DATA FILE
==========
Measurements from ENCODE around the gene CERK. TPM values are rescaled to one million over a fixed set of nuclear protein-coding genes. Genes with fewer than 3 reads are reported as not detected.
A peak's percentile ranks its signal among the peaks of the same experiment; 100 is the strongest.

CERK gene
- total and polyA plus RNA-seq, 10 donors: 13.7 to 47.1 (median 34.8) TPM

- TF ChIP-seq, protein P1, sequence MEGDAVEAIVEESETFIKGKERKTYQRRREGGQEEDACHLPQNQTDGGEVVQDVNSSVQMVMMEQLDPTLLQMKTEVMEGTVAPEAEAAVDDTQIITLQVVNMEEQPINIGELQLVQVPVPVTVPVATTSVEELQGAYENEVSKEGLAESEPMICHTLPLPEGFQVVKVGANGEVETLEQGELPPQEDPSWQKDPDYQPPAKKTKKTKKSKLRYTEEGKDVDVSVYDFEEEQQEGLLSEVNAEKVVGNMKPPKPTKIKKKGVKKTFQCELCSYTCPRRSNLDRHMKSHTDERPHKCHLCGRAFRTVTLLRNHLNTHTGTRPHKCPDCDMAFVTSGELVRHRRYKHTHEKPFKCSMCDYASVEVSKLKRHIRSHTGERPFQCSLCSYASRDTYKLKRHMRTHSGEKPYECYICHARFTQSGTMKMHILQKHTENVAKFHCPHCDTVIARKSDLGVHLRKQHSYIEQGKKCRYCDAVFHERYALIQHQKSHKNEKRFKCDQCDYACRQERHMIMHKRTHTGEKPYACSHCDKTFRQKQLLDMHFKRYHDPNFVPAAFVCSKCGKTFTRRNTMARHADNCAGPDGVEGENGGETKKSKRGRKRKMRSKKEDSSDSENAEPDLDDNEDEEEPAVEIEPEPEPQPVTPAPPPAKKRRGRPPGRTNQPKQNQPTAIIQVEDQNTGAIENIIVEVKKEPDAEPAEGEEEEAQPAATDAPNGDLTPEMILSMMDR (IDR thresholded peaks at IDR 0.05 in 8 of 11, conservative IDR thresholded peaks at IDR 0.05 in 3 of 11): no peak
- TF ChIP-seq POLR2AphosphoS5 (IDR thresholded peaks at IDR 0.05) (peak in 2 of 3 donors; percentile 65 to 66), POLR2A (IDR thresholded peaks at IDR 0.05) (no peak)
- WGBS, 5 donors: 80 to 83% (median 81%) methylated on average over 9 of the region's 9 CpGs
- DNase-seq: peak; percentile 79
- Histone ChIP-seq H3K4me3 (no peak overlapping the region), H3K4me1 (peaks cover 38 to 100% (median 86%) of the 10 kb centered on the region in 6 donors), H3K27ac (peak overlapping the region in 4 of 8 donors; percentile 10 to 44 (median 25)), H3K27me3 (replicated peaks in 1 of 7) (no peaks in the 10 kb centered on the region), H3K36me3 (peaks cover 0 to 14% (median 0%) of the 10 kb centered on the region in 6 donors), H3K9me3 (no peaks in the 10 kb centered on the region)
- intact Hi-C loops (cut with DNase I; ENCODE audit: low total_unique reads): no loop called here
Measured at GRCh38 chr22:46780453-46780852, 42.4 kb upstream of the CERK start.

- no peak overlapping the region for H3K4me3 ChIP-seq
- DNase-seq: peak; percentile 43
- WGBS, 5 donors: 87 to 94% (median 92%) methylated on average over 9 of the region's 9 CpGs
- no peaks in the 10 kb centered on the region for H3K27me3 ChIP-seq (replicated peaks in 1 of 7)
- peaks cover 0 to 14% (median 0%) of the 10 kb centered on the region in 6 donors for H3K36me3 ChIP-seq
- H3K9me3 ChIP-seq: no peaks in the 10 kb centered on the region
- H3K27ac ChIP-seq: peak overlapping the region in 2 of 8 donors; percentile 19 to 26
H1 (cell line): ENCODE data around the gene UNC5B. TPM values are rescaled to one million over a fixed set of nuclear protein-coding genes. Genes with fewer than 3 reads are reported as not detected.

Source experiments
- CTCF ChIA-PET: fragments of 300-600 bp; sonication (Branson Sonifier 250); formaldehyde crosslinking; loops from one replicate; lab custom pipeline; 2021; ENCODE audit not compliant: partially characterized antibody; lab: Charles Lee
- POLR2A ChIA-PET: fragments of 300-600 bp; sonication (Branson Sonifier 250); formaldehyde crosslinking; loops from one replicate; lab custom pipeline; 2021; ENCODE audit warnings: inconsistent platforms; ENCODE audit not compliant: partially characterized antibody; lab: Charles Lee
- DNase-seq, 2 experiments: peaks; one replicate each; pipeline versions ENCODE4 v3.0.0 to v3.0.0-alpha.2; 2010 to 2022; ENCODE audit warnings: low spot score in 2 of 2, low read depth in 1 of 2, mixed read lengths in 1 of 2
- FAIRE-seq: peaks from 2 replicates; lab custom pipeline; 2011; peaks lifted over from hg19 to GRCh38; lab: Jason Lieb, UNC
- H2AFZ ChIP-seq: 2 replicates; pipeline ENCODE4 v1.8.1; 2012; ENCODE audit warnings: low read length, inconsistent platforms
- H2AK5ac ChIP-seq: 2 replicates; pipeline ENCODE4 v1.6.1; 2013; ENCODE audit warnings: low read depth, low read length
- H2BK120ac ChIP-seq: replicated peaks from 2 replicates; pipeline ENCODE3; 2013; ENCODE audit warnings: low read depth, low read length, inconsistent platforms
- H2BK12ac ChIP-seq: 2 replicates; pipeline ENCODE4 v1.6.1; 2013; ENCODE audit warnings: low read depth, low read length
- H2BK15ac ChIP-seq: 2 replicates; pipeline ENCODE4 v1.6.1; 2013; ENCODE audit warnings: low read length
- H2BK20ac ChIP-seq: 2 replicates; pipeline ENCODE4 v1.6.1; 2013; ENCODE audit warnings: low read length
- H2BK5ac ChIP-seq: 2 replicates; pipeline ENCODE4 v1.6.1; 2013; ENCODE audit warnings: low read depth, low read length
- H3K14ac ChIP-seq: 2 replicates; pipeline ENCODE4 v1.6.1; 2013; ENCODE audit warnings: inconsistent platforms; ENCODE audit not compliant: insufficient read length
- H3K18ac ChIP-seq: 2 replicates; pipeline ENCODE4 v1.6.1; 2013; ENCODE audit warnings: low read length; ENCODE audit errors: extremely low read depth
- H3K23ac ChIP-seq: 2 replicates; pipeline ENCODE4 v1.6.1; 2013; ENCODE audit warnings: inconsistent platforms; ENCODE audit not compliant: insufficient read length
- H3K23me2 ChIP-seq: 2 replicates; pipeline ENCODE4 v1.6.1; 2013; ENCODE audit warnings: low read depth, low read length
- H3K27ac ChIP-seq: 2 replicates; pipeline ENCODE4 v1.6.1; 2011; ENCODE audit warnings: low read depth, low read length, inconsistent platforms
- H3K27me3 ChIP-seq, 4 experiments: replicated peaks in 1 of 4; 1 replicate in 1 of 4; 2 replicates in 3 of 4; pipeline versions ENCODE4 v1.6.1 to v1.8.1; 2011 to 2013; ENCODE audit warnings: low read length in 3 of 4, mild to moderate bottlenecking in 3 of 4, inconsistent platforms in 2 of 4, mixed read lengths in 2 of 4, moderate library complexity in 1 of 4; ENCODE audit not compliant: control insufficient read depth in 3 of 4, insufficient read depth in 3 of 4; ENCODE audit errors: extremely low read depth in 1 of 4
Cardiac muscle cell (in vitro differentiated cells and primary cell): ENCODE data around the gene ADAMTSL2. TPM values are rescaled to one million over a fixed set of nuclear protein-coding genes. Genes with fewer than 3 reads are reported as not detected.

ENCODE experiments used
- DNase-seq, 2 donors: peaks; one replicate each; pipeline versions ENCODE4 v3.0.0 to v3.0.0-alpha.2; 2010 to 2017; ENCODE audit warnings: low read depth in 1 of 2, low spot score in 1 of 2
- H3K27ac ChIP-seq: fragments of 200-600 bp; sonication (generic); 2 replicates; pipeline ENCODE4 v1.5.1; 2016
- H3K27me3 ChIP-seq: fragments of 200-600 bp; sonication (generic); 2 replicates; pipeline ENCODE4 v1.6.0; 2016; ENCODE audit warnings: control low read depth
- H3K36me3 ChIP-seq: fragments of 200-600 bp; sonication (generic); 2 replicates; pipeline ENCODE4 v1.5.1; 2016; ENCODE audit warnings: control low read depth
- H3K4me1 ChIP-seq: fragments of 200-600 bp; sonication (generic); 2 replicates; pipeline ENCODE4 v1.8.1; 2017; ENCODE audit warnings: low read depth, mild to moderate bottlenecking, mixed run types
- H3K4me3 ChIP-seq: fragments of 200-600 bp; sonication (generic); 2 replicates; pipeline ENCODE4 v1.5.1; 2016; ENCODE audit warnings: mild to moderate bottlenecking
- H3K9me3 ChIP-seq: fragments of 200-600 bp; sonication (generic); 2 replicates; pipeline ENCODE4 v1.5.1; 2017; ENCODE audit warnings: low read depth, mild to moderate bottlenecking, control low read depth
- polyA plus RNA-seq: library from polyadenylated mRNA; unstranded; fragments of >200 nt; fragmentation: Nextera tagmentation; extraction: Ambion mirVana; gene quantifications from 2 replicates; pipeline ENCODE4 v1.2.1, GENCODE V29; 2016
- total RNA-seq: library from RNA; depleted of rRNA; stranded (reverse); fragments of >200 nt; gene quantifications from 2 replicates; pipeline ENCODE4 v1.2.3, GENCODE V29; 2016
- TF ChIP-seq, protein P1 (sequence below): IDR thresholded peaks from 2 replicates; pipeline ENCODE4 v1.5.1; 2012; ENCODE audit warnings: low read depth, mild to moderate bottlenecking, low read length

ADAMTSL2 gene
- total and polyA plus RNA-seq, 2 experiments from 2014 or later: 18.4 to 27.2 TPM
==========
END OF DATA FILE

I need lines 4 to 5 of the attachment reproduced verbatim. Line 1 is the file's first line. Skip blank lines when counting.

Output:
- total and polyA plus RNA-seq, 10 donors: 13.7 to 47.1 (median 34.8) TPM

- TF ChIP-seq, protein P1, sequence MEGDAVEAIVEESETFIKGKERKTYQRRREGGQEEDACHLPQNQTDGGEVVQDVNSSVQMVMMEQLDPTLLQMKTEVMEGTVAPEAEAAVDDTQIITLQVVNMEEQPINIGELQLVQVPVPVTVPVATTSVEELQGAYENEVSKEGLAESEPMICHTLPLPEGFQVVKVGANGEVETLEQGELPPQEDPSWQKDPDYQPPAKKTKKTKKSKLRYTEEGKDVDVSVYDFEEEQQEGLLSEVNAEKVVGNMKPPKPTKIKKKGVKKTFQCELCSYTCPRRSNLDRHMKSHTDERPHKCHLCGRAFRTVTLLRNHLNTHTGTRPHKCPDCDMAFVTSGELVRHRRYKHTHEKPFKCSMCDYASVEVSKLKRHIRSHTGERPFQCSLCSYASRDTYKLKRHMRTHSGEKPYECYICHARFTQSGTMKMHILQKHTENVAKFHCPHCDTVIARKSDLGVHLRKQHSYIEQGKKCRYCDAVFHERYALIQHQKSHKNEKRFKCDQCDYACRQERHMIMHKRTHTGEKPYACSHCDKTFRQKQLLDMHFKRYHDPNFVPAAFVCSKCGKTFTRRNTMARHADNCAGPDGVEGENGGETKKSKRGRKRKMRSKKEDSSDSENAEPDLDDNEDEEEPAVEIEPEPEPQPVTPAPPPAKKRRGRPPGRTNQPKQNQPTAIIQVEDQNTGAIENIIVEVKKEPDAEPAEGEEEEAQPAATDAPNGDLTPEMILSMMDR (IDR thresholded peaks at IDR 0.05 in 8 of 11, conservative IDR thresholded peaks at IDR 0.05 in 3 of 11): no peak